Dir: Jill Nicholls
Prod: Martin Weitz
Prod co: MBC/Focus Productions

The next section is a partial transcript of the "Bras Bare Facts" documentary.

Narrator -- In the 60s and 70s, women took off their bras as a gesture of liberation. We got a hundred more women to do the same thing for science. All their lives women have been told that bras are good for their breasts and good for their looks, but is it true? Tonight, some are going to find that the effect of taking off their bra can be surprising.

Lorenza Nicholls-- "When to take your bra off at night it's such a relief."

Narrator -- Breasts weren't designed by nature to be harnessed by a bra. For years women have had their breasts pushed around in the name of fashion and beauty.  From every direction, women are giving the impression that wearing a bra is good for them. Meanwhile, breast problems are on the increase. 2 out of 5 women suffer from pains in their breasts. 7% suffer from lumps in the breasts called cysts. And breast cancer levels in Britain are 2/3rds higher today than they were thirty years ago. Most researchers looked for explanations in hormones, genetics, and diet. But one man has gone out on a limb with a simpler solution. Singer noticed that breast cancer rates were lower in Fiji where many women don't wear bras. His later survey of 5000 US women led him to claim that bras cause cancer.

Sydney Singer -- "Throughout the world, the only cultures where there is breast cancer is where there are bras. Bras are actually a form of breast binding. Just as the Chinese bound feet in the name of fashion, and for hundreds of years distorting feet and causing broken bones and everything. Bras are breast bindings. Their purpose is to change the shape of the breast. There is nothing good about them. In fact, there is nothing good in the medical literature saying that women should wear them, that there are a benefit in any way at all. They're just a fashion accessory, and the problem is that our culture has turned breasts into fashion accessories. The fact that a bra snaps shows how tight it is. This pressure is here too (he demonstates on a woman wearing a bra), all along this part of the breast. And it will go under the armpit. Now if you lift your arm, you will see right here how her body goes in with these straps. If you lift this (side band) up, you will marks left by the bra, right here. And then this underwire here is putting marks right in the skin. Lymph nodes are little factories for white blood cell production; they're essential parts of our immune system. They're fed by lymphatic vessels, which go from the tissue and go to the lymph node, flushing the tissue. Now the lymph nodes, most of the lymph nodes for the breasts are in this part of the body (near and in the armpit). So this is where 85% of the breast drains to. So when you have a bra with the strap cutting it off right here (near the underarm), that's constant chronic constriction."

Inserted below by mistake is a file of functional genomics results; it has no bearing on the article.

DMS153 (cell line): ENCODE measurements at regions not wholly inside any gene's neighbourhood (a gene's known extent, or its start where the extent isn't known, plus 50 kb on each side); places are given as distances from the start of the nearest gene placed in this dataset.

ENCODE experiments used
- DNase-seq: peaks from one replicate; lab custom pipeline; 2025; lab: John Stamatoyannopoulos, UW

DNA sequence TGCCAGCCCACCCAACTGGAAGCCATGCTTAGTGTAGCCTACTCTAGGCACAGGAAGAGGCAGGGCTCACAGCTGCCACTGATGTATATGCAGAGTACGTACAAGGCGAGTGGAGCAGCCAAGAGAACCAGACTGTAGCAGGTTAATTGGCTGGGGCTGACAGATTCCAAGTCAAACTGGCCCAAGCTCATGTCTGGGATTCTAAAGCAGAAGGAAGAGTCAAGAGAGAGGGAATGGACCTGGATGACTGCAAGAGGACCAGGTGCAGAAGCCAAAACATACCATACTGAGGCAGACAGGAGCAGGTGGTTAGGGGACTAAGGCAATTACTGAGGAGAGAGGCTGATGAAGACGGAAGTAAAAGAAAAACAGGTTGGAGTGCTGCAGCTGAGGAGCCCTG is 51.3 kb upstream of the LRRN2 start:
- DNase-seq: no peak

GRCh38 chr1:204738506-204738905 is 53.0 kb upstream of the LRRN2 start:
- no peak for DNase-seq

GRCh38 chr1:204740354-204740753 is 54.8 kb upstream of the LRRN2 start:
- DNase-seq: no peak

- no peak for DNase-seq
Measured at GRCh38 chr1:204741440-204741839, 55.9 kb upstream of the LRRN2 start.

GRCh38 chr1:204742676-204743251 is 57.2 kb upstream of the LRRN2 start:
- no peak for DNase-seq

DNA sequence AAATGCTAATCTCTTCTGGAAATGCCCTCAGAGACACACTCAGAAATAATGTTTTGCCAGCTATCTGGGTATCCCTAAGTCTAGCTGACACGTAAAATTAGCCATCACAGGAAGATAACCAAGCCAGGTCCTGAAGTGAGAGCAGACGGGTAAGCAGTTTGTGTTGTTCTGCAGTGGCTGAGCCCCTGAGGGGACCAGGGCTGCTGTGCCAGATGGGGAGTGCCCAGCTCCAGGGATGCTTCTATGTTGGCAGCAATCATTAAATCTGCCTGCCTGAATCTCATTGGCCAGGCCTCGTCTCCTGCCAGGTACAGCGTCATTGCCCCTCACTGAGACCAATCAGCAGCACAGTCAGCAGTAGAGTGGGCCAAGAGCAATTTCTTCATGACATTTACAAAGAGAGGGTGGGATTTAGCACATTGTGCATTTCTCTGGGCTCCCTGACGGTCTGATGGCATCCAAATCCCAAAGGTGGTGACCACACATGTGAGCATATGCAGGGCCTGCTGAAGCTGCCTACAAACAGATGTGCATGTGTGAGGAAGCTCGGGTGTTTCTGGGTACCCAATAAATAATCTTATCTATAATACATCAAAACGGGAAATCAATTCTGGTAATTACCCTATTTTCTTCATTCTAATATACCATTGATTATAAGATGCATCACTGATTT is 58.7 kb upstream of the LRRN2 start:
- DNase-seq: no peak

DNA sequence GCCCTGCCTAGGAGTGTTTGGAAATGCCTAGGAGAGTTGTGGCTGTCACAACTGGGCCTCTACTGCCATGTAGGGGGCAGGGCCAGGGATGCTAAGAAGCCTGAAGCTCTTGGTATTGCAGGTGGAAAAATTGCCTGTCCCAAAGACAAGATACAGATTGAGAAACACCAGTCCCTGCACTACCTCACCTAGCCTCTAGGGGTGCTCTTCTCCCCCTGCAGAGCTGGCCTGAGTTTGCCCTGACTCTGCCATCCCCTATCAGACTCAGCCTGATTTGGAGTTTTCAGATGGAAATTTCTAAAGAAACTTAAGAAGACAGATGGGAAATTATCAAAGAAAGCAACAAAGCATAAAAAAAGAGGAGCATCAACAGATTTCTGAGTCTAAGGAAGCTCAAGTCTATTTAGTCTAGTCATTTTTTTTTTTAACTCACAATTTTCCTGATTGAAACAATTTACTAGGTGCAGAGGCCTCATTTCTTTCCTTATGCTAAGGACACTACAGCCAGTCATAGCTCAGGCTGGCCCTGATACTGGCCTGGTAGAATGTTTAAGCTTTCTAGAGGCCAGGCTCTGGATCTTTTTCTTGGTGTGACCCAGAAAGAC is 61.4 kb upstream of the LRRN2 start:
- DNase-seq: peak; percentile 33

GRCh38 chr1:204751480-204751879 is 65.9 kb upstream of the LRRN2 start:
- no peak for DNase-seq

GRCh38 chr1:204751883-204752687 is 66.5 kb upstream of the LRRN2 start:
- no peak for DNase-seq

Several doctors do acknowledge that the bra could be a problem.

Dr. Simon Cawthorne -- "Well, I'm sure women choose their bras for the shape rather than the comfort. And I say that because I invariably see women, when I'm examining their breasts, who have deep marks on their breasts where their bras have been digging into the flesh." He said the following while speaking to the women who volunteered for the study: "We have enormous queues of women when you come to the clinic waiting to be seen, so from our point of view it would make our life a lot easier, but from your point of view, from your perspective, it clearly would be a major advantage."



Dr. Robert Mansel -- "When one looks at where there's positive evidence that bras are good for health, that evidence does not exist, because the groups that don't wear bras, the civilizations of people who don't wear bras, tend to be from the groups having lower breast cancer incidences. There is no positive evidence that bra wearing is good for the breast. Cysts and pain are areas where the facts really are quite sparse. I think the right thing is to do the experiment and see if there's any effect, and that's exactly why I've gone into this enterprise. Breast pain is a major problem. We've been studying it for 25 years now. It's very common - something like 60 or 70 % of women at some time experience it. And it's very hard to treat and so those features alone makes it a very important problem."

Narrator -- What could link the work of these doctors with Singer's is not cancer, but much more common though far less publicized complaints like breast pain and cysts.

Dr. Marlene Schuytvlot, registrar of the Bristol Breast Care Center --
"All the lymphatic flow seems to come from the breast towards the skin and then out into the lymphatic drainage systems. By wearing a bra that is constricting, that could constrict the main flow from the lymph to the draining system, then can therefore accumulate in the breast, which in theory could cause cyst formation."

Rae Marsh, childcare worker, suffers from cysts and severe breast pain. She says, "Having breast pain is really hard to live with, because it affects you on so many different levels. Just things like picking your children up. If your breast pain's bad, picking your children up just makes it hurt so much more that you just can't hug the children the way you'd hug them if you didn't have the breast pain. Walking along a street, it hurts to walk, it's not about having large breasts, it's about having just every step hurt. And it can just be so uncomfortable that you just feel miserable all the time, and it's just an ongoing ache."